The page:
I visit retail stores that sell aftermarket Brother mono cartridges for AUD$99.50. Customers are happy to save about 38%. It’s a classic Win-Win. That same cartridge with the same product code is sold online at an average of $35.95 and has been as low as $9.95. That is a recipe for disaster for the store selling at the fair price of $99.50. What seemed like a happy saving turns into highway robbery if the customer finds out the big price difference. Magnify that problem by a factor of 10 for the retailers that operate in smaller regional towns where customers are loyal but also talk and share the news. Retailers need to know where else the cartridges they sell are being sold, and at what price.

‘Google’ the product codes of your most popular selling products for OEM but more importantly your aftermarket brand as well and see what others are selling your products for. If you are out of step, adjust your prices or find another brand to sell so you can maintain your current margins.

I have found that customers expect to pay a little less online but are happy to pay a little extra for in-store service, convenience and speed of delivery provided by local operators. However, when the price is 1/3 or 1/10 of your price for the same product, your sales and reputation are at risk.

How can you explain it? You can’t say you have better quality or give a higher page yield. Does your customer value your smile enough to pay three times the price? Perceptions could be set that you are expensive on everything. That is a major threat to future sales and it’s quite possible you will be seen as taking advantage of your customers.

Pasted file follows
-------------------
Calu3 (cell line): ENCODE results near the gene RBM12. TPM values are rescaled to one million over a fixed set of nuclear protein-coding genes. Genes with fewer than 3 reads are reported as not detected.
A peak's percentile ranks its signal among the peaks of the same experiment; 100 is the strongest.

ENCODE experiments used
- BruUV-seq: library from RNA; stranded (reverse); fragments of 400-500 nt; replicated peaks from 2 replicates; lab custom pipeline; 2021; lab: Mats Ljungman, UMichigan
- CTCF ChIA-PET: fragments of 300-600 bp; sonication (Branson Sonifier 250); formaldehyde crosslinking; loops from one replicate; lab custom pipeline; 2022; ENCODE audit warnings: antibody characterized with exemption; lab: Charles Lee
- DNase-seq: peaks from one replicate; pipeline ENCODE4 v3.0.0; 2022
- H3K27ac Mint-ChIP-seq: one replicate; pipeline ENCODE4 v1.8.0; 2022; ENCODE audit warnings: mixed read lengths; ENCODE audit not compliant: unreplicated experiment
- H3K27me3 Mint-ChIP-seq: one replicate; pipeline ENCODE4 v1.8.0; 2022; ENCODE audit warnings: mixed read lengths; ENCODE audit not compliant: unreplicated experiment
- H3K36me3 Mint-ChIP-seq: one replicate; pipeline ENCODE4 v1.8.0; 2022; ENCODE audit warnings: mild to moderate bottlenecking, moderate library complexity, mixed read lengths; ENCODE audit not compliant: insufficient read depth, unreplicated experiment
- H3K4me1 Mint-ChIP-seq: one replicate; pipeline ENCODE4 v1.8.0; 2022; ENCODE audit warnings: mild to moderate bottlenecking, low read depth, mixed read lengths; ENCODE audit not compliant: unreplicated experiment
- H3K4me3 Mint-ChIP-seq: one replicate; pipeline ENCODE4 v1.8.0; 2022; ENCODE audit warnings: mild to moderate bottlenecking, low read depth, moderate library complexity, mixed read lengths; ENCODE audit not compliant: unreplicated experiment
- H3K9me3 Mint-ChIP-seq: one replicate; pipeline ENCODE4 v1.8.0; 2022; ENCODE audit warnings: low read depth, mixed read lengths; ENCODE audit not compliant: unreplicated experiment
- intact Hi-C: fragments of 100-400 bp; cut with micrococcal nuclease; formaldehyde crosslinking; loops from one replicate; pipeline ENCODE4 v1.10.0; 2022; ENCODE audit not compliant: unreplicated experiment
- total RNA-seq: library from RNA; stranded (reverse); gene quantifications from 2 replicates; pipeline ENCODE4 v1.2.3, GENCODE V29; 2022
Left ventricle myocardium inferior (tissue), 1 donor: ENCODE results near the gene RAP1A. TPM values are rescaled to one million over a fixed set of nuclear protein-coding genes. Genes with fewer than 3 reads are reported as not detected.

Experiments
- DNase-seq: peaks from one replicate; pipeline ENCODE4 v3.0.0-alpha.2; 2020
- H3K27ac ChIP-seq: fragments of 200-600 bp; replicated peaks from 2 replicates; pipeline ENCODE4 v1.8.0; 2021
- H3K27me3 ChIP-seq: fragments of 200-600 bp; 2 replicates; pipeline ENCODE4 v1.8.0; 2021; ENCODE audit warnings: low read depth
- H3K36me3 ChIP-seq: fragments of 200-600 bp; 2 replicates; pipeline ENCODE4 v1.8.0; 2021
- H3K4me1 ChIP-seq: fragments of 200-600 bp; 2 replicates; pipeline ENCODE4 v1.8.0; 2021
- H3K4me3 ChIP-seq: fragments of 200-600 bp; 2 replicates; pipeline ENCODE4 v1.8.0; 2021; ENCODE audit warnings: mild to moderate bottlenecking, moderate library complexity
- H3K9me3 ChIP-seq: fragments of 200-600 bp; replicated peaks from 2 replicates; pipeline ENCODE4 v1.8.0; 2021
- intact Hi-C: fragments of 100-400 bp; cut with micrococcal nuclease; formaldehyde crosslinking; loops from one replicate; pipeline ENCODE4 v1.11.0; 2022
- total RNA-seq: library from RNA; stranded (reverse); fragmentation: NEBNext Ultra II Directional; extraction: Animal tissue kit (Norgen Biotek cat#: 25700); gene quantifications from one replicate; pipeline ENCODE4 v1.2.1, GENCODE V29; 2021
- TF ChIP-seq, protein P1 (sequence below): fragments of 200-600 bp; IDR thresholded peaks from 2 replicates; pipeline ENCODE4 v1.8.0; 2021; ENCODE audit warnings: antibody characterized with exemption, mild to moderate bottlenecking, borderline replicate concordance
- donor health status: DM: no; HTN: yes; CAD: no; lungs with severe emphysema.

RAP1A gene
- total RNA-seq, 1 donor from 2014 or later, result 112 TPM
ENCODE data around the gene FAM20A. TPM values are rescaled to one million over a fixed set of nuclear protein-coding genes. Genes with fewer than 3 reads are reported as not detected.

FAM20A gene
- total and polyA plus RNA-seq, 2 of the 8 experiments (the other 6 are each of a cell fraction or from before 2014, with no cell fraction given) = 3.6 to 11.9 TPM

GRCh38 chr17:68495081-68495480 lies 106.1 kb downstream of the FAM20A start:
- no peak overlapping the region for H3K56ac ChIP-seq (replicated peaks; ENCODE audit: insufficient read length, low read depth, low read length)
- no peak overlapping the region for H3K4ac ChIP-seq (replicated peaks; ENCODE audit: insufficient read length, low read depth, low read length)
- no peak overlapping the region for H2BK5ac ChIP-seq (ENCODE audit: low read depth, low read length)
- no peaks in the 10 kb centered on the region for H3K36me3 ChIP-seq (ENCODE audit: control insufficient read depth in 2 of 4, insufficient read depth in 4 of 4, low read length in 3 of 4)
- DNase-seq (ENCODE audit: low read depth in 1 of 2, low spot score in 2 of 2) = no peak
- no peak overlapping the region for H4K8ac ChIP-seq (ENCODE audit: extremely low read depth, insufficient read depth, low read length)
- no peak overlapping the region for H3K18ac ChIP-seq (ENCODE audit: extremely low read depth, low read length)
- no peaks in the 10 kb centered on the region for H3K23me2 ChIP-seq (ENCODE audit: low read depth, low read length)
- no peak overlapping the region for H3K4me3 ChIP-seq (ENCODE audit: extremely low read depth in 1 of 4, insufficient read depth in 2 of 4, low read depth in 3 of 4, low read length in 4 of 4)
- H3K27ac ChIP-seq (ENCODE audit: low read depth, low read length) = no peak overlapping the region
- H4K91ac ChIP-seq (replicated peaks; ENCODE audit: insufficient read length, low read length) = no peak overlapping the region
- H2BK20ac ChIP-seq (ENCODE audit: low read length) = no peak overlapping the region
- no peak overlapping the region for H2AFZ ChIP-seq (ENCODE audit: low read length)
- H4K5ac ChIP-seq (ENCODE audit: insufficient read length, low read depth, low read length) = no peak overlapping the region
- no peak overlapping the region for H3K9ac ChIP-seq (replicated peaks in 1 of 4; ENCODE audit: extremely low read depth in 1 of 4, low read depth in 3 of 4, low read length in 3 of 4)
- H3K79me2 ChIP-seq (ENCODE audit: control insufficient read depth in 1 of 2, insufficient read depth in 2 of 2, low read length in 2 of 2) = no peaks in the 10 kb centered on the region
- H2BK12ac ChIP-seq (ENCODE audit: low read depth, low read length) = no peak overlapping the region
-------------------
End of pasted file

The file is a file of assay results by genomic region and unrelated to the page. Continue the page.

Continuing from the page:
Can you justify your price difference? Same cartridge, same product code, different prices.

A real-world example

Look at this image where the name of the sellers and brands have been removed.

In each case, it is the same cartridge, but there is a huge price difference. In a case like this, do you have a point of difference?

This same cartridge model is sold in about 30 different web stores.

  • $26.95 online web store
  • $59.90 online web store
  • $114.35 online web store.

How many more dollars are your store service and convenience worth?

Perception plays a huge role in sales. Be aware of the market. Selling products with the same product code or packaging at highly inflated prices sets a negative perception about your business that is near impossible to fix.

James Douglas is an award-winning entrepreneur based in Sydney and has become a trusted supplier of imaging components and products and advisor for retailers business across Australia. He is a recipient of the Excellent Service Award for his tireless efforts in personally driving to visit, train and mentor each and every one of his customers, providing them with dedicated support to remanufacture and sell high quality, non-infringing aftermarket supplies to their customers.

Douglas invites you to chat with him about your business, reaching out to him on LinkedInemail, on the phone +61-408-52-63-73, on Skype at JamesKADouglas or online at


Please add your comments below about James’ post, “Short term gain for long term pain” or go to LinkedIn and join the social media conversation about the short term gain for long term pain in business.


Here is another blog that was written by James Douglas for you to read: